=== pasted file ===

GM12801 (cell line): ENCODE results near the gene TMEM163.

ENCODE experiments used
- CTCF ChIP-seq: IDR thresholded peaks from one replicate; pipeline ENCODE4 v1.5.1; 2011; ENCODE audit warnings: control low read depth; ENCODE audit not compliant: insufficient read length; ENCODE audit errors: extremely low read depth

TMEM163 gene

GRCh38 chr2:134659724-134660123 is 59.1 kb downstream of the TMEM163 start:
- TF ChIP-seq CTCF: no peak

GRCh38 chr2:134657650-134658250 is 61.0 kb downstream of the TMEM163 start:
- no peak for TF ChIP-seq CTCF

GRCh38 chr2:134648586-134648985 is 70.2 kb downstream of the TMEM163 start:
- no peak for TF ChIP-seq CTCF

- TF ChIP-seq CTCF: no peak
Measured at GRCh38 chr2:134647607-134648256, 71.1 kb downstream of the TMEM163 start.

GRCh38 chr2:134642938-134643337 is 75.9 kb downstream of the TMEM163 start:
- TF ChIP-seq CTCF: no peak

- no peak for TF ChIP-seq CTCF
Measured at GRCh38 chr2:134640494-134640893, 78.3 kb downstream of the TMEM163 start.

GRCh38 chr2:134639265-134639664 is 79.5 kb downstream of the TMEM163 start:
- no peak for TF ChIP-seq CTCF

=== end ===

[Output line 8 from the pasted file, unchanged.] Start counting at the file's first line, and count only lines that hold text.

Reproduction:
- no peak for TF ChIP-seq CTCF